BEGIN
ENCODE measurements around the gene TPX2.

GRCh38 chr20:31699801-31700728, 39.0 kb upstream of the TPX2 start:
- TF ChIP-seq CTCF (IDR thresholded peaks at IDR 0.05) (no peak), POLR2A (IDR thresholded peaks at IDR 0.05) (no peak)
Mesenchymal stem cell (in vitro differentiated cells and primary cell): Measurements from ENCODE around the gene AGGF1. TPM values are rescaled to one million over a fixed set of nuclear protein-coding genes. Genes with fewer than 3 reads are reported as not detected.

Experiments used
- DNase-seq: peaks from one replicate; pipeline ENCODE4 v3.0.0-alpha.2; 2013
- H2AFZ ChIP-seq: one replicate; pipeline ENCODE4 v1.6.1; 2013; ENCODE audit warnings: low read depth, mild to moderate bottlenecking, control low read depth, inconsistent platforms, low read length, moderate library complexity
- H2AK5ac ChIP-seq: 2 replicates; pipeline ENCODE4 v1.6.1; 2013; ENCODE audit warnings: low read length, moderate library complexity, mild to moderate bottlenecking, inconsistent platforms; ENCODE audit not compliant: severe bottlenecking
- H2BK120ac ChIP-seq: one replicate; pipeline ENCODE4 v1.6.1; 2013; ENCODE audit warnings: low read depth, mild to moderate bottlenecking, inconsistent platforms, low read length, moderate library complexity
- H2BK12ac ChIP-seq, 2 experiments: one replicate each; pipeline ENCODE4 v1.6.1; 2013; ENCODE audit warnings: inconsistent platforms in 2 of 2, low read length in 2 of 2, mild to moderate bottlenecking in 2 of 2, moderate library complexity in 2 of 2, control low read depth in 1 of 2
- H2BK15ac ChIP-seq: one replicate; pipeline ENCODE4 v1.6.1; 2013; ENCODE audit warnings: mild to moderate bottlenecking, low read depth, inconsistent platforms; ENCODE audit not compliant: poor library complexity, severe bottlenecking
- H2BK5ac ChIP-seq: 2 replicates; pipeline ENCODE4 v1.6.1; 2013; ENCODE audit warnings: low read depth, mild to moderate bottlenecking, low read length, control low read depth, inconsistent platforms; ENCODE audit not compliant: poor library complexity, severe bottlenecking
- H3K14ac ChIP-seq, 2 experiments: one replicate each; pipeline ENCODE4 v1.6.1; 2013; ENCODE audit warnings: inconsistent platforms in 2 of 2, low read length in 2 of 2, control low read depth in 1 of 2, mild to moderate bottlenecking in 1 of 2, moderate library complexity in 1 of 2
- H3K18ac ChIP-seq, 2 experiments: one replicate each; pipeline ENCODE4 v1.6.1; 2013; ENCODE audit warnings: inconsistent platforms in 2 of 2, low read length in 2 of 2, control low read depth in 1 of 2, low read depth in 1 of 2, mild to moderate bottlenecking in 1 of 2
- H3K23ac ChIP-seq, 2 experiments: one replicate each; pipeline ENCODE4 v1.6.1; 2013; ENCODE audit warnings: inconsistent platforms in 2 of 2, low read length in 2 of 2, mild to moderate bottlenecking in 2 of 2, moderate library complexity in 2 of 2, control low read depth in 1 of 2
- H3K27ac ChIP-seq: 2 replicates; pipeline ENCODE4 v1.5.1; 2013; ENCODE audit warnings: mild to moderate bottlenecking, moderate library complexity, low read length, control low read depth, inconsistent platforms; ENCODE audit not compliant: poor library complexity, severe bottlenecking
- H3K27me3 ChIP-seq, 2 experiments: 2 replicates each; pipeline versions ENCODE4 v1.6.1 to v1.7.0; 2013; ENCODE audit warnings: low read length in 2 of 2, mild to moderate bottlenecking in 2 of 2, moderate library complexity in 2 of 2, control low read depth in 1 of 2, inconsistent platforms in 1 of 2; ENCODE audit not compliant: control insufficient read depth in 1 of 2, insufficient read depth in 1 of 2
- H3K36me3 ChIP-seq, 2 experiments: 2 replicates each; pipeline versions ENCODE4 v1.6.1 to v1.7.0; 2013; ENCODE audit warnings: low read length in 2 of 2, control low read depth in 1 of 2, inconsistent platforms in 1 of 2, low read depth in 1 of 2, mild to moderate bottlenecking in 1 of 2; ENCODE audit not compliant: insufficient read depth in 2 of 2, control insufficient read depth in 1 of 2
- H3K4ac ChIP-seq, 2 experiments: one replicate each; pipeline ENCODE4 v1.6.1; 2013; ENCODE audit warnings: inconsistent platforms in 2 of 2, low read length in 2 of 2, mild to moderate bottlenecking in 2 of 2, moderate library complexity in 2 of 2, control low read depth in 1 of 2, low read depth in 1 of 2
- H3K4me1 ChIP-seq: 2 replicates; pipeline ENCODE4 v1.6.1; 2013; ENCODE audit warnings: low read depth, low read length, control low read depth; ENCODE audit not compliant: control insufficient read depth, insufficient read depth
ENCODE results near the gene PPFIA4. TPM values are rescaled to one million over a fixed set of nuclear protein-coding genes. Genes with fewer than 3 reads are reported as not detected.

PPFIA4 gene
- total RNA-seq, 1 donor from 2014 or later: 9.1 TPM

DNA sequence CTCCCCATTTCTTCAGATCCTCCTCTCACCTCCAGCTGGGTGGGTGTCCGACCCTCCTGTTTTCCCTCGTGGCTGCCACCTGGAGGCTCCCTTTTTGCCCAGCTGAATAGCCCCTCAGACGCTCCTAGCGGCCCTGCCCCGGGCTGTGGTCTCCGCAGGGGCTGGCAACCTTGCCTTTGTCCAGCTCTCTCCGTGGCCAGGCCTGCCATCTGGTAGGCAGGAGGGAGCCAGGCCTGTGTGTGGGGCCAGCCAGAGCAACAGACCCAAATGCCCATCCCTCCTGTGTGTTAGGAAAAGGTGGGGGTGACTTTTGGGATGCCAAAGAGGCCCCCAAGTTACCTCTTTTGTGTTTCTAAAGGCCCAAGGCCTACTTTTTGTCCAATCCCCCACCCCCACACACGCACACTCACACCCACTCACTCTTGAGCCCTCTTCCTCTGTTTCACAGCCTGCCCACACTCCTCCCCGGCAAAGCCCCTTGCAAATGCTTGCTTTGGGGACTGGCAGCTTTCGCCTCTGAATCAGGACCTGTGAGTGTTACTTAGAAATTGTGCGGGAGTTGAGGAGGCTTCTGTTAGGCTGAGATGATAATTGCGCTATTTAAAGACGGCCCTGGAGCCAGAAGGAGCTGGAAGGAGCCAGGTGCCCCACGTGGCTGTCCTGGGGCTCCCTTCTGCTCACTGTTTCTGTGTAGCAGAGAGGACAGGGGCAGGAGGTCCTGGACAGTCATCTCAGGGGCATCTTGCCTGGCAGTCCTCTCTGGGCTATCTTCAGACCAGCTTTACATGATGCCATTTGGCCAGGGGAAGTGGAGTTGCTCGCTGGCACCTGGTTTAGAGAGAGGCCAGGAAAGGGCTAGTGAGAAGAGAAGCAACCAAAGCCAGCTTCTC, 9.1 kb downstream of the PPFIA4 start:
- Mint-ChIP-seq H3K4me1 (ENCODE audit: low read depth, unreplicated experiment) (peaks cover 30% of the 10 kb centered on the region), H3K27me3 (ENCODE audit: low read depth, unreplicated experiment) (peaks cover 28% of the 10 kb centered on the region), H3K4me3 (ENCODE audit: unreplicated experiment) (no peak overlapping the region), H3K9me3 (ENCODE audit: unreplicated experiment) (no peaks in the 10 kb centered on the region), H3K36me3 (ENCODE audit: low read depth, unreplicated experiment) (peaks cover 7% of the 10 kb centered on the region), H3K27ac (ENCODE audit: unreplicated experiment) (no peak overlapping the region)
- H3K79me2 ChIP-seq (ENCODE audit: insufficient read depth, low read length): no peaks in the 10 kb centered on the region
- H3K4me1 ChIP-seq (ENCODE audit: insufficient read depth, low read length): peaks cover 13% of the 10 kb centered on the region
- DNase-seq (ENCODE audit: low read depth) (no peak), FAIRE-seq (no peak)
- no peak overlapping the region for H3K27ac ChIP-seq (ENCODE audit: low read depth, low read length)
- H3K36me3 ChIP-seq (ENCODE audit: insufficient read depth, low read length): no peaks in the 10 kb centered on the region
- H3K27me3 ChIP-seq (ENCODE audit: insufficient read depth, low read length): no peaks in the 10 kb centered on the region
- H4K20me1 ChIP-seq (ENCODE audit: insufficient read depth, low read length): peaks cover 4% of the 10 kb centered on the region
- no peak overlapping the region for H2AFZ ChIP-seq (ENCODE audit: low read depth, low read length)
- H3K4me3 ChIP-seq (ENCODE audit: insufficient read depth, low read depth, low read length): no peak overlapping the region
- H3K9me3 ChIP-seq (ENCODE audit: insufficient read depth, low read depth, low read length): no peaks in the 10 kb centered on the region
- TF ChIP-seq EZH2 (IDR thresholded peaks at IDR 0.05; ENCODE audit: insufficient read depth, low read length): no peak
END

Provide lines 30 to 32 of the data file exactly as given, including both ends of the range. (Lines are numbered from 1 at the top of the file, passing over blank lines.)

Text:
- H3K36me3 ChIP-seq (ENCODE audit: insufficient read depth, low read length): no peaks in the 10 kb centered on the region
- H3K27me3 ChIP-seq (ENCODE audit: insufficient read depth, low read length): no peaks in the 10 kb centered on the region
- H4K20me1 ChIP-seq (ENCODE audit: insufficient read depth, low read length): peaks cover 4% of the 10 kb centered on the region